Then Balwant succeeds to the throne and we follow the young men of the court on winter evening rides through mustard fields, serenaded by lovely singers; on hawking and lion- and tiger-hunting trips (see illustration on page 75); and to music evenings and dance performances. There are occasional images of quiet evenings where the raja, wrapped in a shawl, sits in front of a blazing fire with a glass of some warming beverage. We also see the painter standing, bowed in reverence behind his enthroned patron, as the connoisseur-prince carefully examines a new devotional painting; the court musicians and attendants look on to gauge his reaction. We even see such everyday yet oddly intimate scenes as Balwant Singh’s visit to the palace barber to have his beard trimmed.
Then, slowly, the story darkens. A group of villagers assemble, led by an aggressive-looking Brahmin. There is some sort of palace coup; the raja is seen standing alone on his battlements, isolated from all. Years of exile follow as Balwant Singh travels the hill country, sheltering in villages, as his court artist, his last confidant, shares his exile. Nainsukh paints him at night, warming his hands on a rustic bonfire among a group of villagers, or writing letters in his tent, careworn and half-naked in the summer heat of his day, with only one attendant left to him. Finally Nainsukh shows himself escorting his patron’s pot of ashes for immersion in the Ganges at Hardwar. It is a uniquely sad and intimate sequence that has no parallel in Indian art.
Yet for all his singularity, Nainsukh was not unique: he was instead painting at a time when the Punjab hill states of the Himalayan foothills in the late eighteenth century were going through a period of astonishing creativity. This great blossoming took place soon after the puritanical Mughal emperor Aurangzeb had withdrawn his patronage from the great Mughal atelier in Delhi toward the end of his reign, on the grounds that depicting the human form was forbidden in Islamic law. As the spirit of austere orthodoxy took root across the Mughal dominions, some of the finest painters, dancers, and musicians in the capital were forced to migrate, looking for patronage in the regional courts that had sprung up to fill the void left by the declining empire. Many of the greatest Mughal painters seem to have come originally from Kashmir and the Punjab hills; as work ran out in Delhi, they returned home to courts like Guler and Jasrota in search of employment. As a result, small remote mountain fortresses suddenly blossomed with artists trained with metropolitan skills, each family of painters competing with and inspiring each other in a manner comparable to the rival city-states of Renaissance Italy. In this scenario Guler and Jasrota can be compared to San Gimignano and Urbino, small but wealthy hill towns ruled by a court with an unusual interest in the arts.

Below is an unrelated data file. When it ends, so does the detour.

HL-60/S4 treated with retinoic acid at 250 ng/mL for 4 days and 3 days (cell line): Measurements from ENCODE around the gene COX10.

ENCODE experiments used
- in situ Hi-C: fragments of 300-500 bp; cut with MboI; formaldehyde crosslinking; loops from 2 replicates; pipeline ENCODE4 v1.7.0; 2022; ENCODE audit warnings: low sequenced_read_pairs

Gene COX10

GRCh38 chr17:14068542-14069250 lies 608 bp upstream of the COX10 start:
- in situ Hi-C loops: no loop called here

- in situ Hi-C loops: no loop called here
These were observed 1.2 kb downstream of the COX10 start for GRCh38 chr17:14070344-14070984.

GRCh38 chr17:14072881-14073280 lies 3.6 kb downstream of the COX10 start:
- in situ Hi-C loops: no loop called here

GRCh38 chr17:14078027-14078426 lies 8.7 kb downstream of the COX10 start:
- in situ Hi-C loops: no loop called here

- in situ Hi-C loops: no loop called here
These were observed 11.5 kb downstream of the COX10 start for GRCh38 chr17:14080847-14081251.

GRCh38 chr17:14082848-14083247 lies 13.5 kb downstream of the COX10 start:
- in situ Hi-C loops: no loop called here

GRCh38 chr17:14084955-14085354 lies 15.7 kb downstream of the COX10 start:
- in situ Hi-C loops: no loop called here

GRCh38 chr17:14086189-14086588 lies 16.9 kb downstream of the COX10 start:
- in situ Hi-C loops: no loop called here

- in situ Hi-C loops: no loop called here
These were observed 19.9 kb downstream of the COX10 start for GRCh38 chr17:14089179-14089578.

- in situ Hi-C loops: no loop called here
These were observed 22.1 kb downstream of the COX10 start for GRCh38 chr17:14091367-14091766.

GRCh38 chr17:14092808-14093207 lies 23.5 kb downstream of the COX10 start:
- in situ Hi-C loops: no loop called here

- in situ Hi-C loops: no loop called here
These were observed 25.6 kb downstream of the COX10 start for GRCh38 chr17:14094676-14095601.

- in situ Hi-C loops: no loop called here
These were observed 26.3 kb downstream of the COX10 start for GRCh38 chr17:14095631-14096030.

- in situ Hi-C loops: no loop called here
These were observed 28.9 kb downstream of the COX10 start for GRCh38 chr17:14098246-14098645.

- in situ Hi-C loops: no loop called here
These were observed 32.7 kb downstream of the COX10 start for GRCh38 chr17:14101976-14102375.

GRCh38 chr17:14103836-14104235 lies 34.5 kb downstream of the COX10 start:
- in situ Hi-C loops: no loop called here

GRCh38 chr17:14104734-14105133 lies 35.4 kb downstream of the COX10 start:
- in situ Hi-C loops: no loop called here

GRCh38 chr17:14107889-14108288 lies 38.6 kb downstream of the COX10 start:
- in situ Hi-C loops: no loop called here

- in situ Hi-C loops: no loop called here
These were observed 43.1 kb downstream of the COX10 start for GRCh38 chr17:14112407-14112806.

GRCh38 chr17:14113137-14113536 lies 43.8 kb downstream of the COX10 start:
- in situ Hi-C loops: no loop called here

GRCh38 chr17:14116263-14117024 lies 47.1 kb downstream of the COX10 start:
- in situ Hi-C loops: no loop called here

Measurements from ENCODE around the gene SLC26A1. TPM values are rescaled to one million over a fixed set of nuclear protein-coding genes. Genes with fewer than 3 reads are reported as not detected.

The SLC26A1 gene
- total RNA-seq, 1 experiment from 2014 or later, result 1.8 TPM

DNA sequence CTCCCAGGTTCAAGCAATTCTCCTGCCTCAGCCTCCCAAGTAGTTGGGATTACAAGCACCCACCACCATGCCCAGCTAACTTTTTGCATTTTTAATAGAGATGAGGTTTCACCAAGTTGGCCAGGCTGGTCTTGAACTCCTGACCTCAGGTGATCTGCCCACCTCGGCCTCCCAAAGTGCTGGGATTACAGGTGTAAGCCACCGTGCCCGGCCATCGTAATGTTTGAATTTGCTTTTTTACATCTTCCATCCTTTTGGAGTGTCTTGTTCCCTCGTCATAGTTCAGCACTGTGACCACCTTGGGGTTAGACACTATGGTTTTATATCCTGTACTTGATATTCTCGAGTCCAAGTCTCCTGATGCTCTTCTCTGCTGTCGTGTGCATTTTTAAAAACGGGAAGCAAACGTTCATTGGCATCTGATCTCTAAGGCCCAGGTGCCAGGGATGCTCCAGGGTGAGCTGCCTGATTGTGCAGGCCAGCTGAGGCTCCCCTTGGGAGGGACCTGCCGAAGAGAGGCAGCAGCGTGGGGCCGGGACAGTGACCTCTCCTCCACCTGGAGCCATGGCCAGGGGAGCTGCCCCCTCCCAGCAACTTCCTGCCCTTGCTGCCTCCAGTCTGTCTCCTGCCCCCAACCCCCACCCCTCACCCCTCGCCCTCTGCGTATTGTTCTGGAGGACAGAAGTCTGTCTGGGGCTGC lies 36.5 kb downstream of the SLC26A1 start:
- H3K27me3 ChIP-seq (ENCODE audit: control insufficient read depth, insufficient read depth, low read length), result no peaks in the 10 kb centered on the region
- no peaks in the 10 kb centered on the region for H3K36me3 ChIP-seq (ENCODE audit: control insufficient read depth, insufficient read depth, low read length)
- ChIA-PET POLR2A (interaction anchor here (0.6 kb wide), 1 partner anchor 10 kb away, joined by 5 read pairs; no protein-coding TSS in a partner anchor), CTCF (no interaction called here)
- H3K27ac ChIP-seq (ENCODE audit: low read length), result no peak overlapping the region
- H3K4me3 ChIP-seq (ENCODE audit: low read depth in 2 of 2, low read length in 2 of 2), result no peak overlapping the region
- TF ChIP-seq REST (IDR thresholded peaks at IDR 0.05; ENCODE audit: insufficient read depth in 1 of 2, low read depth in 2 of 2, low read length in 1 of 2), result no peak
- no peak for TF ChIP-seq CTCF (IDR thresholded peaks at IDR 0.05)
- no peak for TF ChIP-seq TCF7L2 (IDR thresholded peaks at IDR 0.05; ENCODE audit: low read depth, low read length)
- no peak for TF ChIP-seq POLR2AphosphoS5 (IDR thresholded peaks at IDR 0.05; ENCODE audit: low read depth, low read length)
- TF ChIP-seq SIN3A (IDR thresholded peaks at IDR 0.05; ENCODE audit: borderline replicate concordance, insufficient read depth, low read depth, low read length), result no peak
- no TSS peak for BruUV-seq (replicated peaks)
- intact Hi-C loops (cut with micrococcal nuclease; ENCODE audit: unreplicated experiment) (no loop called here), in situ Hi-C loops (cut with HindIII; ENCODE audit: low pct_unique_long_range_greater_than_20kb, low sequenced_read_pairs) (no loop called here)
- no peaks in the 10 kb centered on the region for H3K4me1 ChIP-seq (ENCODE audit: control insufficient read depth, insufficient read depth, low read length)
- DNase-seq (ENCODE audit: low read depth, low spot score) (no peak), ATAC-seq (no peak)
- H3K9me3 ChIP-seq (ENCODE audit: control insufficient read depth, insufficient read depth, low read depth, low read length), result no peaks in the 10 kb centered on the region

Yet while the greatest artists of Italy had their lives recorded by Vasari, and the biographies of even the most minor ones have long been the subject of research by art historians, the situation in India is much more obscure. The simple fact is that most Indian paintings are still anonymous. Nainsukh remains today the only Indian miniature painter to be the subject of a full-length study. The reconstruction of his life, and those of other Indian masters, has taken place surprisingly recently.